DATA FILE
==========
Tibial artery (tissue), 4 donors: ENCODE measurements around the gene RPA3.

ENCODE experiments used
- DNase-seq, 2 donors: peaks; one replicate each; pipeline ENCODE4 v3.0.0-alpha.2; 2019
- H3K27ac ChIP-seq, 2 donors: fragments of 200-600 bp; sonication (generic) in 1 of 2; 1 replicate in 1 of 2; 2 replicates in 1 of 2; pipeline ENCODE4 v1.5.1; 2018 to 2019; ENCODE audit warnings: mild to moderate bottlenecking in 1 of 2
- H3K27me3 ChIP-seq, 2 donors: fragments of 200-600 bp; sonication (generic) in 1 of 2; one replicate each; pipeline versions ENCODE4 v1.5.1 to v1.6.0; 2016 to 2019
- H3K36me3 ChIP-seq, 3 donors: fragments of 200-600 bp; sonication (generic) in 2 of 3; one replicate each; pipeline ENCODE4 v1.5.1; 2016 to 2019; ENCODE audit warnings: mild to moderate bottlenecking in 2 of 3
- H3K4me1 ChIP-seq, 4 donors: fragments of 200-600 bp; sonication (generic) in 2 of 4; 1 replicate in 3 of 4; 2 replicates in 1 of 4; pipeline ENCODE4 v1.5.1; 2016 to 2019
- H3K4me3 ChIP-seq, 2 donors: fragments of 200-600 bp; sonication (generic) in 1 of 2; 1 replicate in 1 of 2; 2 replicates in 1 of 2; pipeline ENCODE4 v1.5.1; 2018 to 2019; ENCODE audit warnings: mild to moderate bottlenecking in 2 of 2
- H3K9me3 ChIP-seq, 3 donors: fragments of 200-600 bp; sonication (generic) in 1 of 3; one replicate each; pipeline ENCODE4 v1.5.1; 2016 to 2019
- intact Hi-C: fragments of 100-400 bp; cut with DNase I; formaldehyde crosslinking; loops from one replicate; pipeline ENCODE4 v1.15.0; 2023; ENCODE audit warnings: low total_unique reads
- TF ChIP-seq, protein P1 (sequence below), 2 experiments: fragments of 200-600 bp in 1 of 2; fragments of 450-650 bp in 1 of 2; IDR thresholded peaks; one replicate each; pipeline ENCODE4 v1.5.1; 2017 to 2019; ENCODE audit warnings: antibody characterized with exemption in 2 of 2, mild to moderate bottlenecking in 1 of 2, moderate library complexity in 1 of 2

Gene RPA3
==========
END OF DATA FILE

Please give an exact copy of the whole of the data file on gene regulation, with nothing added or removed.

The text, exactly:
Tibial artery (tissue), 4 donors: ENCODE measurements around the gene RPA3.

ENCODE experiments used
- DNase-seq, 2 donors: peaks; one replicate each; pipeline ENCODE4 v3.0.0-alpha.2; 2019
- H3K27ac ChIP-seq, 2 donors: fragments of 200-600 bp; sonication (generic) in 1 of 2; 1 replicate in 1 of 2; 2 replicates in 1 of 2; pipeline ENCODE4 v1.5.1; 2018 to 2019; ENCODE audit warnings: mild to moderate bottlenecking in 1 of 2
- H3K27me3 ChIP-seq, 2 donors: fragments of 200-600 bp; sonication (generic) in 1 of 2; one replicate each; pipeline versions ENCODE4 v1.5.1 to v1.6.0; 2016 to 2019
- H3K36me3 ChIP-seq, 3 donors: fragments of 200-600 bp; sonication (generic) in 2 of 3; one replicate each; pipeline ENCODE4 v1.5.1; 2016 to 2019; ENCODE audit warnings: mild to moderate bottlenecking in 2 of 3
- H3K4me1 ChIP-seq, 4 donors: fragments of 200-600 bp; sonication (generic) in 2 of 4; 1 replicate in 3 of 4; 2 replicates in 1 of 4; pipeline ENCODE4 v1.5.1; 2016 to 2019
- H3K4me3 ChIP-seq, 2 donors: fragments of 200-600 bp; sonication (generic) in 1 of 2; 1 replicate in 1 of 2; 2 replicates in 1 of 2; pipeline ENCODE4 v1.5.1; 2018 to 2019; ENCODE audit warnings: mild to moderate bottlenecking in 2 of 2
- H3K9me3 ChIP-seq, 3 donors: fragments of 200-600 bp; sonication (generic) in 1 of 3; one replicate each; pipeline ENCODE4 v1.5.1; 2016 to 2019
- intact Hi-C: fragments of 100-400 bp; cut with DNase I; formaldehyde crosslinking; loops from one replicate; pipeline ENCODE4 v1.15.0; 2023; ENCODE audit warnings: low total_unique reads
- TF ChIP-seq, protein P1 (sequence below), 2 experiments: fragments of 200-600 bp in 1 of 2; fragments of 450-650 bp in 1 of 2; IDR thresholded peaks; one replicate each; pipeline ENCODE4 v1.5.1; 2017 to 2019; ENCODE audit warnings: antibody characterized with exemption in 2 of 2, mild to moderate bottlenecking in 1 of 2, moderate library complexity in 1 of 2

Gene RPA3